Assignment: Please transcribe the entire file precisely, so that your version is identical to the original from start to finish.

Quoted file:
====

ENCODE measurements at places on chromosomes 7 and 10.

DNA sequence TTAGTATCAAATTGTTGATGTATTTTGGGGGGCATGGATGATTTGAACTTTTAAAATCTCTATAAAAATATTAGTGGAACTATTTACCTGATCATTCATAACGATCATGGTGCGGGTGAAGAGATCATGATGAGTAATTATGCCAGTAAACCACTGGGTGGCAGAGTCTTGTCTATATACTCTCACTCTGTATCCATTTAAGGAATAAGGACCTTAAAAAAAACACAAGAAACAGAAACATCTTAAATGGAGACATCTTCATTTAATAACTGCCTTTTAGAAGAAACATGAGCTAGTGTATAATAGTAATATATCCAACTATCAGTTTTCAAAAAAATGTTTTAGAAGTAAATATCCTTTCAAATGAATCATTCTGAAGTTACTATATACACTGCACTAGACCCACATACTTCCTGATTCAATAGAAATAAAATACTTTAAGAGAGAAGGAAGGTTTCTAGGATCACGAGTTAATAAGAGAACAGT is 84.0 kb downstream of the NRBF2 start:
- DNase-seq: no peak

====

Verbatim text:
ENCODE measurements at places on chromosomes 7 and 10.

DNA sequence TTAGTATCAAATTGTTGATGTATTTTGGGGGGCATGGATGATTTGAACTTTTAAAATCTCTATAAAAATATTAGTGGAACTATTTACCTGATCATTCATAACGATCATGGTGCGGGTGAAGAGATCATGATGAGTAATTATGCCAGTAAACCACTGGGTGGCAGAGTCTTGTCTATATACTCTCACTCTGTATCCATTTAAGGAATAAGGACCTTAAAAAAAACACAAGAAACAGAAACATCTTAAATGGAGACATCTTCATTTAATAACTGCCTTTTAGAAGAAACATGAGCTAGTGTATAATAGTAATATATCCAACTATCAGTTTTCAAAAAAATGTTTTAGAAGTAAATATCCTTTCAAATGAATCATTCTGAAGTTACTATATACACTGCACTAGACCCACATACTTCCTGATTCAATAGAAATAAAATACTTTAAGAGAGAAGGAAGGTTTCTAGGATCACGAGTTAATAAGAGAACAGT is 84.0 kb downstream of the NRBF2 start:
- DNase-seq: no peak